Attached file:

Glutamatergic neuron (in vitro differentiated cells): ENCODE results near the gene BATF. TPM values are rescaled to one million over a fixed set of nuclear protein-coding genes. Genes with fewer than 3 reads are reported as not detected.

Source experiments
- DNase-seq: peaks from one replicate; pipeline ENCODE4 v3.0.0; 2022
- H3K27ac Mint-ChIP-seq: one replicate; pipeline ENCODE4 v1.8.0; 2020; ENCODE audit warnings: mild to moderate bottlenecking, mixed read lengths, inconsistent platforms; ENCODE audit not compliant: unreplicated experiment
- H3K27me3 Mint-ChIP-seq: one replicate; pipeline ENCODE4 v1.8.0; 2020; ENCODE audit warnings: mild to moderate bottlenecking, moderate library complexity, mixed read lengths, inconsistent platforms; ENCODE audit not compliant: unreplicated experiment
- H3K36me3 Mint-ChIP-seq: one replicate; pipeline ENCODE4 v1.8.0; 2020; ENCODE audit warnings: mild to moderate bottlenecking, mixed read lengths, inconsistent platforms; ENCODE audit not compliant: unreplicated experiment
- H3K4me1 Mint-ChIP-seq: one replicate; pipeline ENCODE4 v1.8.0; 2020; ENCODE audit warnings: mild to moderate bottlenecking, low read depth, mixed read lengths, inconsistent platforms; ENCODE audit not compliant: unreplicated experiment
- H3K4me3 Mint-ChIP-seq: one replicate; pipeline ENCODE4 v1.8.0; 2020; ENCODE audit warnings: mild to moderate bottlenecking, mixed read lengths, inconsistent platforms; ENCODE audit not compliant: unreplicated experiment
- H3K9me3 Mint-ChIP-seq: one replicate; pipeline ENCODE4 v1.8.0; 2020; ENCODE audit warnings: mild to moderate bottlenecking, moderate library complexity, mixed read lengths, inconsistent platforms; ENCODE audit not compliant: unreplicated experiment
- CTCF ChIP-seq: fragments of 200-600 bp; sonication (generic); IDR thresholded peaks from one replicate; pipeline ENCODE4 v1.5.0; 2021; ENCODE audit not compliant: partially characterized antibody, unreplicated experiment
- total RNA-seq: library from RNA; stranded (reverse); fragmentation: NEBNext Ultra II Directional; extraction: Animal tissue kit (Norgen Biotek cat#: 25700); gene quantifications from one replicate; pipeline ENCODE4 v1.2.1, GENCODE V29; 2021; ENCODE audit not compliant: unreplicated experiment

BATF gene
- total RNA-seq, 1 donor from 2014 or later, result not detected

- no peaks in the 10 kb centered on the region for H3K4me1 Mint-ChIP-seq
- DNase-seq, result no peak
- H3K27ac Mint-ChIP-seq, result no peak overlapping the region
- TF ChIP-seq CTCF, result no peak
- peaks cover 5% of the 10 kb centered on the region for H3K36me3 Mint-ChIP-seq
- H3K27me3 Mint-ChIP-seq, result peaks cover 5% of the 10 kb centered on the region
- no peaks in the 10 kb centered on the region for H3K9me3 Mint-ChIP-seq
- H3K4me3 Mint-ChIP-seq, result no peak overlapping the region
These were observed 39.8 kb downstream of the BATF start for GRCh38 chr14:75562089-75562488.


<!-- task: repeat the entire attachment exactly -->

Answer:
Glutamatergic neuron (in vitro differentiated cells): ENCODE results near the gene BATF. TPM values are rescaled to one million over a fixed set of nuclear protein-coding genes. Genes with fewer than 3 reads are reported as not detected.

Source experiments
- DNase-seq: peaks from one replicate; pipeline ENCODE4 v3.0.0; 2022
- H3K27ac Mint-ChIP-seq: one replicate; pipeline ENCODE4 v1.8.0; 2020; ENCODE audit warnings: mild to moderate bottlenecking, mixed read lengths, inconsistent platforms; ENCODE audit not compliant: unreplicated experiment
- H3K27me3 Mint-ChIP-seq: one replicate; pipeline ENCODE4 v1.8.0; 2020; ENCODE audit warnings: mild to moderate bottlenecking, moderate library complexity, mixed read lengths, inconsistent platforms; ENCODE audit not compliant: unreplicated experiment
- H3K36me3 Mint-ChIP-seq: one replicate; pipeline ENCODE4 v1.8.0; 2020; ENCODE audit warnings: mild to moderate bottlenecking, mixed read lengths, inconsistent platforms; ENCODE audit not compliant: unreplicated experiment
- H3K4me1 Mint-ChIP-seq: one replicate; pipeline ENCODE4 v1.8.0; 2020; ENCODE audit warnings: mild to moderate bottlenecking, low read depth, mixed read lengths, inconsistent platforms; ENCODE audit not compliant: unreplicated experiment
- H3K4me3 Mint-ChIP-seq: one replicate; pipeline ENCODE4 v1.8.0; 2020; ENCODE audit warnings: mild to moderate bottlenecking, mixed read lengths, inconsistent platforms; ENCODE audit not compliant: unreplicated experiment
- H3K9me3 Mint-ChIP-seq: one replicate; pipeline ENCODE4 v1.8.0; 2020; ENCODE audit warnings: mild to moderate bottlenecking, moderate library complexity, mixed read lengths, inconsistent platforms; ENCODE audit not compliant: unreplicated experiment
- CTCF ChIP-seq: fragments of 200-600 bp; sonication (generic); IDR thresholded peaks from one replicate; pipeline ENCODE4 v1.5.0; 2021; ENCODE audit not compliant: partially characterized antibody, unreplicated experiment
- total RNA-seq: library from RNA; stranded (reverse); fragmentation: NEBNext Ultra II Directional; extraction: Animal tissue kit (Norgen Biotek cat#: 25700); gene quantifications from one replicate; pipeline ENCODE4 v1.2.1, GENCODE V29; 2021; ENCODE audit not compliant: unreplicated experiment

BATF gene
- total RNA-seq, 1 donor from 2014 or later, result not detected

- no peaks in the 10 kb centered on the region for H3K4me1 Mint-ChIP-seq
- DNase-seq, result no peak
- H3K27ac Mint-ChIP-seq, result no peak overlapping the region
- TF ChIP-seq CTCF, result no peak
- peaks cover 5% of the 10 kb centered on the region for H3K36me3 Mint-ChIP-seq
- H3K27me3 Mint-ChIP-seq, result peaks cover 5% of the 10 kb centered on the region
- no peaks in the 10 kb centered on the region for H3K9me3 Mint-ChIP-seq
- H3K4me3 Mint-ChIP-seq, result no peak overlapping the region
These were observed 39.8 kb downstream of the BATF start for GRCh38 chr14:75562089-75562488.